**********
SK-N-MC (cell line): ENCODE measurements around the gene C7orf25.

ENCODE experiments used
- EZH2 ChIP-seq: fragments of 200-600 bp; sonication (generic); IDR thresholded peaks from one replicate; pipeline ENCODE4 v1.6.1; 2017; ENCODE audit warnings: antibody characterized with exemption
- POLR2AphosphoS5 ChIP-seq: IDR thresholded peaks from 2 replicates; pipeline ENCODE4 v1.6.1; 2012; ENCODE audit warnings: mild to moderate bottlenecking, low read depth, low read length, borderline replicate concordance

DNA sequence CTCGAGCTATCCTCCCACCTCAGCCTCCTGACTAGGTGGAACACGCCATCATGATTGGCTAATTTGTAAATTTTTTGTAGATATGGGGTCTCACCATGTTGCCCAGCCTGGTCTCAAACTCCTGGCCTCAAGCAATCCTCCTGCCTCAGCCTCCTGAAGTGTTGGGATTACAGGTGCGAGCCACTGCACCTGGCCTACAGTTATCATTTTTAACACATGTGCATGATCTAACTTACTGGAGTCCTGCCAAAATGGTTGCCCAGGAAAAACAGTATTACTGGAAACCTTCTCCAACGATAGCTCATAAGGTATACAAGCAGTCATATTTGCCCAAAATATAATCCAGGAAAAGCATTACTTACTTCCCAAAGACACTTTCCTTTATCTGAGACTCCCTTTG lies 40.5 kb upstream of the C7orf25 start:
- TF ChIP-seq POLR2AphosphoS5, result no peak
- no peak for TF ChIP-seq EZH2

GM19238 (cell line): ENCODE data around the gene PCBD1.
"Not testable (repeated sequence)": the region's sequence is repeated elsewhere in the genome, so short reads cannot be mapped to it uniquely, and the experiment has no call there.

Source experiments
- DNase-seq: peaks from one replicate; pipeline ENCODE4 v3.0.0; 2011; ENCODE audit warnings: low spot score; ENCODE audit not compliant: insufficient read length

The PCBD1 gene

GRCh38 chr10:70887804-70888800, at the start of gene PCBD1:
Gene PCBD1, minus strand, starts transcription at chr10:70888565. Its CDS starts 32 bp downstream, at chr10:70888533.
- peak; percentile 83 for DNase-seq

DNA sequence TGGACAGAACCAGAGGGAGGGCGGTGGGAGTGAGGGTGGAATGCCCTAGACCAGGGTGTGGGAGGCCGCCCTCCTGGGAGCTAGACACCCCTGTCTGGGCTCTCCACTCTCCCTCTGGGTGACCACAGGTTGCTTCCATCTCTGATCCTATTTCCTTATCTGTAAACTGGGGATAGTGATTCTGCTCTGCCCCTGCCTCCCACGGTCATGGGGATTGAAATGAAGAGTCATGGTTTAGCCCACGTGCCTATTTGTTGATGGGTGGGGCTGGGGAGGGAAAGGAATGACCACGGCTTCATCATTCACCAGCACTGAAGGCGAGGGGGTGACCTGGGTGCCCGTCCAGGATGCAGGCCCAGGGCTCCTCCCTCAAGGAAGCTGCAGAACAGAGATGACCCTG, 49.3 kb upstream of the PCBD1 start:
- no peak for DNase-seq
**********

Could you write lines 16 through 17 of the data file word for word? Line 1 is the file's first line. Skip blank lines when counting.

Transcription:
DNA sequence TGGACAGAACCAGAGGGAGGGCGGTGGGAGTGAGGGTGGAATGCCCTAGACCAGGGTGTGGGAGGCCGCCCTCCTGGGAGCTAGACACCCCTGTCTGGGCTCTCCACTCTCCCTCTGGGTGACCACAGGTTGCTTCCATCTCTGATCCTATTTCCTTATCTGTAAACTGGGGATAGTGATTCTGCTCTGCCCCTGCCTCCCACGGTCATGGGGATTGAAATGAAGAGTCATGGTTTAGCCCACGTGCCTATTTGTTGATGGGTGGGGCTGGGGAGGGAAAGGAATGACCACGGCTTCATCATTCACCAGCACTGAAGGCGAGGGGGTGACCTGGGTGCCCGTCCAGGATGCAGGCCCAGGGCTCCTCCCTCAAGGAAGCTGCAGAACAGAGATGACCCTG, 49.3 kb upstream of the PCBD1 start:
- no peak for DNase-seq